// define the button click event
       signal buttonClick()
       // define a handler/slot
       onButtonClick: {
           console.log(buttonLabel.text + " clicked" )
       }
       // use some simple properties to define the colors used
       property color buttonColor: "lightblue"
       property color onHoverColor: "gold"
       property color borderColor: "red"
       // declare a MouseArea for handling mouse events
       MouseArea {
           id: buttonMouseArea
           anchors.fill: parent
           // make the onClicked handler to emit the buttonClick signal
           onClicked: buttonClick()
           hoverEnabled: true
           onEntered: parent.border.color = parent.onHoverColor
           onExited:  parent.border.color = parent.borderColor
       }
       // determines the color of the button by using the conditional operator
       color: buttonMouseArea.pressed ? Qt.darker(buttonColor, 1.5) : buttonColor
   }
}

Looking at the above QML file notice that, much like defining a .ui file for an interface, it creates a few nested elements to define the look of the interface:

- Top-level rectangle for the entire window
-- Rectangle for a button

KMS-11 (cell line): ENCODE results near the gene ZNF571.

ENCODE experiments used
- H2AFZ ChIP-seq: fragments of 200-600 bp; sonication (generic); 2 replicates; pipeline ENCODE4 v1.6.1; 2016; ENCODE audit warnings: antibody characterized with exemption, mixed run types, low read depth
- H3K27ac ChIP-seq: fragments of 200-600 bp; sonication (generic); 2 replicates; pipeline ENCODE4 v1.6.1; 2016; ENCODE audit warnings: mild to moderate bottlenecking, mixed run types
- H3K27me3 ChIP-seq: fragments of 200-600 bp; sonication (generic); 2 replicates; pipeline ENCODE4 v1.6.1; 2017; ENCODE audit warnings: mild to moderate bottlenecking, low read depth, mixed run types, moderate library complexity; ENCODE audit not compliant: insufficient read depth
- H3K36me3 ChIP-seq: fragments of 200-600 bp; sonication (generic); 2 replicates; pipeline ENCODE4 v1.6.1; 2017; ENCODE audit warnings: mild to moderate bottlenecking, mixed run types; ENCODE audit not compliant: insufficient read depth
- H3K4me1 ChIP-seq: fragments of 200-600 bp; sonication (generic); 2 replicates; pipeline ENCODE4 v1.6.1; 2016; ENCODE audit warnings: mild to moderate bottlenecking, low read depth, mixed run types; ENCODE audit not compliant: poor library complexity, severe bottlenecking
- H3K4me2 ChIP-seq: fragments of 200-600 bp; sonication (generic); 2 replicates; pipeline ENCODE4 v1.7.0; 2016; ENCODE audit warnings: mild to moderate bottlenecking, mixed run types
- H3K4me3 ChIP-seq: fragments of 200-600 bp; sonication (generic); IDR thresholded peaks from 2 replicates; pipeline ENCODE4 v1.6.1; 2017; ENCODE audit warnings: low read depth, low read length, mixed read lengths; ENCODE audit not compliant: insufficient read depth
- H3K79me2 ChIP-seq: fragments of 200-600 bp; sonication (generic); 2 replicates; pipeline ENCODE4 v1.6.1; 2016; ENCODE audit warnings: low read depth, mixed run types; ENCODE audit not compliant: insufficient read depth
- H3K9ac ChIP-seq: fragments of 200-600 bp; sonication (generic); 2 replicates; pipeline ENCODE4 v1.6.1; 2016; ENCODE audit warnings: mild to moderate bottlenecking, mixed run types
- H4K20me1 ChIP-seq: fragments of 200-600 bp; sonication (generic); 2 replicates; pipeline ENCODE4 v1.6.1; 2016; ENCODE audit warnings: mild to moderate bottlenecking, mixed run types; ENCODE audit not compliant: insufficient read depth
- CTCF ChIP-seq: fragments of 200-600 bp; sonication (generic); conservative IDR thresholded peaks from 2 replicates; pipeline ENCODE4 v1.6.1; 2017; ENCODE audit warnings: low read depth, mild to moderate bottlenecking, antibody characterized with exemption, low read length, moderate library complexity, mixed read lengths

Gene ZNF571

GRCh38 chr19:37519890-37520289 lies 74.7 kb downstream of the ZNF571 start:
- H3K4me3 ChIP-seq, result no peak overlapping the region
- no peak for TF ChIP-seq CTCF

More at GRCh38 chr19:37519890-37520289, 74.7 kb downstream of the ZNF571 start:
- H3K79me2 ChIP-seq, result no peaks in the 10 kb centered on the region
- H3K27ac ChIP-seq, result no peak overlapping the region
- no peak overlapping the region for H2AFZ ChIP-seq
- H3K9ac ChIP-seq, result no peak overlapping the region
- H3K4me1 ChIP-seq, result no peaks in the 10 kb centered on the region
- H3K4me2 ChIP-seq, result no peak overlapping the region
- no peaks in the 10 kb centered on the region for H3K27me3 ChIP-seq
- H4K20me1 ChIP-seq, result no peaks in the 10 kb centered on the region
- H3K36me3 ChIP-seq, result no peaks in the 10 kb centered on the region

----- Text for the button’s label
----- A MouseArea for the button to specify handling of mouse events

Most importantly though, focusing on the MouseArea element (with the id, "buttonMouseArea”), you can see that this QML actually specifies handling of interactions via JavaScript. When the mouse hovers into or out of the MouseArea, the color will change. Clicking on the MouseArea will generate a slight darkening of the button’s color.

It’s a made-up example just to point out the basic constructs of QML but if you must know, it looks like this when you run it:

Software screen capture

While this is a very simple example, it points out the primary difference between Qt’s existing .ui development and the new QML development.

Running QML Apps

As you probably guessed, major browsers don’t support QML. If you write an application in QML using Qt Quick, you’ll need an application to actually load the QML and render it. Luckily, the Qt Quick toolkit includes a wizard for creating a QML-based application, which includes a QDeclarativeView-derived wrapper class for loading your QML file(s) and an application for quickly display your QML.